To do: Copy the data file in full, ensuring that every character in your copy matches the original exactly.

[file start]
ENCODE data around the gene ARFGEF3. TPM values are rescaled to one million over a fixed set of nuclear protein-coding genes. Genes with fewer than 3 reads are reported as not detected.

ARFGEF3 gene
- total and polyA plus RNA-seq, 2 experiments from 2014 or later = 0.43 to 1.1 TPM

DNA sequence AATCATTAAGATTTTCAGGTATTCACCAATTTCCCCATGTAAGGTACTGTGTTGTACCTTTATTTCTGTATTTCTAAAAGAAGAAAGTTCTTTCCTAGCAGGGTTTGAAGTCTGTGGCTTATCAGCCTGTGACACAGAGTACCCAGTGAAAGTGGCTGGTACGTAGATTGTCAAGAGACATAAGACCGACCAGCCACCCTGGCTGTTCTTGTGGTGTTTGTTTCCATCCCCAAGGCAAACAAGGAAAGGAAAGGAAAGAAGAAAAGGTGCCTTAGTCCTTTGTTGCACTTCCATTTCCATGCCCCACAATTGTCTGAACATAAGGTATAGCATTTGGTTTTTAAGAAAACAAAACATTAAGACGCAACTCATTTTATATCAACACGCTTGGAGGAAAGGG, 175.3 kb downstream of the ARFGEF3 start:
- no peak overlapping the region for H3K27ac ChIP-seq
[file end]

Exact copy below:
ENCODE data around the gene ARFGEF3. TPM values are rescaled to one million over a fixed set of nuclear protein-coding genes. Genes with fewer than 3 reads are reported as not detected.

ARFGEF3 gene
- total and polyA plus RNA-seq, 2 experiments from 2014 or later = 0.43 to 1.1 TPM

DNA sequence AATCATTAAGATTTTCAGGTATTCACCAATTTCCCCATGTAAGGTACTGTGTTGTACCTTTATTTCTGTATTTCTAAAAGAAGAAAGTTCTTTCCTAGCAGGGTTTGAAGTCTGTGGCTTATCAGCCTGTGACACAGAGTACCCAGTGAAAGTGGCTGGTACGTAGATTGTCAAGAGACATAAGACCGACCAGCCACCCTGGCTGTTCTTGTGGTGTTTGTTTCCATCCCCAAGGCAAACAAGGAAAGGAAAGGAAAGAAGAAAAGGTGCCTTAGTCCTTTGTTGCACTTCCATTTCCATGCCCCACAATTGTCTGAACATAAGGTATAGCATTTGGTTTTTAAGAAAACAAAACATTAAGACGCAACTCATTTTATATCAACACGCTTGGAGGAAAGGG, 175.3 kb downstream of the ARFGEF3 start:
- no peak overlapping the region for H3K27ac ChIP-seq